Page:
The “Why” of cruelty and senseless accidents does not go away in the light of eternity. Job affirms, in one of the best known passages plucked out of this little known stretch of Scripture, “For I know that my Redeemer lives, and at last he will stand upon the earth, and after my skin has been thus destroyed, then from my flesh I shall see God, whom I shall see on my side, and my eyes shall behold, and not another. My heart faints within me!” (19: 25-27 RSV)

This is seen by many as a powerful witness to Jesus Christ, a prophecy of what the human condition cries out for in the heart of life, and a description of what God promises to provide.

But you don’t, I maintain, get the full force of this statement of faith without immersing yourself in the debate that goes before, to which these words are a direct, connected response.

Just as you can’t really taste the joy of Easter if you skip from palm branches to chocolate eggs. Take the journey, step by step, and take Job along with you.

Jeff Gill is a writer, storyteller, and supply preacher around central Ohio; tell him the story of your journey at

Monday, March 10, 2008

[a poem by William Stafford, read today by Garrison Keillor on "Writer's Almanac" - jbg]

Home Town

Peace on my little town, a speck in the safe,
comforting, impersonal immensity of Kansas.
Benevolence like a gentle haze on its courthouse
(the model of Greek pillars to me)
on its quiet little bombshell of a library,
on its continuous, hidden, efficient sewer system.

Sharp, amazed, steadfast regard on its more upright citizenry,
my nosy, incredible, delicious neighbors.

Haunting invasion of a train whistle to my friends,
moon-gilding, regular breaths of the old memories to them-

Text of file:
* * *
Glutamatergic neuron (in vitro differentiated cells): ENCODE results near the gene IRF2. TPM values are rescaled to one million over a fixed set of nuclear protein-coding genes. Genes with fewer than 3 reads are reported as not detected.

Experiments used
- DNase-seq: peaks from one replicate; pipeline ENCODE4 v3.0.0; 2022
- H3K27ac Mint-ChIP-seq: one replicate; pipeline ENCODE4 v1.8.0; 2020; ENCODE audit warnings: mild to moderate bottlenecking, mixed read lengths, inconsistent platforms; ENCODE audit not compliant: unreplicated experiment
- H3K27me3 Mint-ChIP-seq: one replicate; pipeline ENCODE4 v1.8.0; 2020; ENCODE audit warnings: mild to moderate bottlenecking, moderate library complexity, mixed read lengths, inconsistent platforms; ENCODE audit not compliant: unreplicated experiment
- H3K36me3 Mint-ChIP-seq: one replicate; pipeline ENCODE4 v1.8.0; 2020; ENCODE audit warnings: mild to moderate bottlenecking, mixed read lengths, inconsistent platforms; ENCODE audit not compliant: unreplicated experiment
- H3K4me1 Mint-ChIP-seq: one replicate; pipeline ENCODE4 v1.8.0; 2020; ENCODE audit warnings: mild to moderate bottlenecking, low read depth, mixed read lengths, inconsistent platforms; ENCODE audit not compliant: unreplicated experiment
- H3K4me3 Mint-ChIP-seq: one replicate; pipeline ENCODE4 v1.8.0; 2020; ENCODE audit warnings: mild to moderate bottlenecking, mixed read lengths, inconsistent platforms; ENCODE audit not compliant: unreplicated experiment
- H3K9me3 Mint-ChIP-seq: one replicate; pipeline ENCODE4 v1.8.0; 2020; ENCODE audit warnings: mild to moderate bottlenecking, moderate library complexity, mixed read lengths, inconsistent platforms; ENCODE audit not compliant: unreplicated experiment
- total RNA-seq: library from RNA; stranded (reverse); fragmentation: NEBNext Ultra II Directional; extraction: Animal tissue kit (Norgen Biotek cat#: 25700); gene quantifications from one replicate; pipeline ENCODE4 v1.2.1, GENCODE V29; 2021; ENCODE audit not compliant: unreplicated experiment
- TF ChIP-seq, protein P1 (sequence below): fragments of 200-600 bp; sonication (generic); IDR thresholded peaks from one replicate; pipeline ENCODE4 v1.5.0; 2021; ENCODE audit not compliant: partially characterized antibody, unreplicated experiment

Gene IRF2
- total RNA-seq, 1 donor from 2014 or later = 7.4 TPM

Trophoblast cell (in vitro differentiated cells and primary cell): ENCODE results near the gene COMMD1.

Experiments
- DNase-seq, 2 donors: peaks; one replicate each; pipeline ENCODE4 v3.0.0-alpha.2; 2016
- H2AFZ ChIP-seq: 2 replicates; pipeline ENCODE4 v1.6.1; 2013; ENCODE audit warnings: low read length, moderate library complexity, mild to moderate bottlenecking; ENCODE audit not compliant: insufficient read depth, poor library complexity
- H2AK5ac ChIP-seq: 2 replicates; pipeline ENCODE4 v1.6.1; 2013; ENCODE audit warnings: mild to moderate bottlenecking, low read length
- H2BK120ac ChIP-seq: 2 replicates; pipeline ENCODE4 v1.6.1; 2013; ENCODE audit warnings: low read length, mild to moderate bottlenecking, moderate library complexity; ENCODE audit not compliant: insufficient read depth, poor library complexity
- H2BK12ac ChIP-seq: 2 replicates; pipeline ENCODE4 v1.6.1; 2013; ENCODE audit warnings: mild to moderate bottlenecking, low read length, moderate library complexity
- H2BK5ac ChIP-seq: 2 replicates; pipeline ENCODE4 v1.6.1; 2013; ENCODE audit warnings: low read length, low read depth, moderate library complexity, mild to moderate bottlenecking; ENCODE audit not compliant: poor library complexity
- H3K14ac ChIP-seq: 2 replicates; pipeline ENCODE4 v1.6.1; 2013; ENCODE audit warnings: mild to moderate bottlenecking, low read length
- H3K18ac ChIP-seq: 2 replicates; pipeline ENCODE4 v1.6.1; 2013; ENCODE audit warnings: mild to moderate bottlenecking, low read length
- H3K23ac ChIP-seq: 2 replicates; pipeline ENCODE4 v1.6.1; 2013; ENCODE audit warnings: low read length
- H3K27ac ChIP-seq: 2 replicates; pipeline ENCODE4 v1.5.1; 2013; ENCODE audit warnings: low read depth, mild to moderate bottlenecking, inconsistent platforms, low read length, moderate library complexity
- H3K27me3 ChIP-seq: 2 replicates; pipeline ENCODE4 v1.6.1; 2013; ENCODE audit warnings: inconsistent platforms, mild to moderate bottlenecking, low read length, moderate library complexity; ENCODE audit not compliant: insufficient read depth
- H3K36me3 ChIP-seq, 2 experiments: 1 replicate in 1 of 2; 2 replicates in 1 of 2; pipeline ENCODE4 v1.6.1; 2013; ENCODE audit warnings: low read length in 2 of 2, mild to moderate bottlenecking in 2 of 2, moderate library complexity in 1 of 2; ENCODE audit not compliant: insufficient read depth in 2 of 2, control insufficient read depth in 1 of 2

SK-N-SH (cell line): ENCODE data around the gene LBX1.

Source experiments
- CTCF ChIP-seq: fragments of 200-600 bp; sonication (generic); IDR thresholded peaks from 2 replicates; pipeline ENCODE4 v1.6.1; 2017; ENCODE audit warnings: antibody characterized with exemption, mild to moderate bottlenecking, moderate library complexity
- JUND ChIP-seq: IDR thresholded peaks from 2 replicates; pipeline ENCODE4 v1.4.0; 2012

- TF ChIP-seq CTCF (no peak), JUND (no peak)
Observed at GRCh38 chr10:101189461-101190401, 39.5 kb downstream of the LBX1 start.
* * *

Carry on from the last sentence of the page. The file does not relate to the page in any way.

the old whispers, old attempts, old beauties, ever new.

Peace on my little town, haze-blessed, sun-friended,
dreaming sleepy days under the world-champion sky.

Lawrence, Kansas
c. Fall 1941
out of "Another World Instead"
Notes From My Knapsack 3-16-08
Jeff Gill

Is Your Street a Fjord?

From the seat of a basket-laden old bike, the streets of my paper route looked like fjords this time of year.

The high walls of plowed snow started calving off bergs in the late afternoon onto the shiny blacktop of the street, almost looking like dark still water. March snows work against the higher sun angle, meaning that the roads would clear, but freeze quickly in a glare of ice as soon as the sun’s direct light dropped even before dark fell.

Growing up further north and off of Lake Michigan, the snow of Christmas tended to form a base which ebbed and grew, but never vanished until past St. Patrick’s Day. Shoveling took extra oomph to toss over the ever higher embankments.

What I loved about that time of year was flying my Ford Trimotor with Bernt Balchen towards the South Pole, where I’d meet Paul Siple, the Eagle Scout who won a contest to go with Admiral Byrd on an expedition.

Yes, just try to imagine that happening today – it would be an on-line competition and the winner would get a live uplink for their classroom, but to go with them? Ha.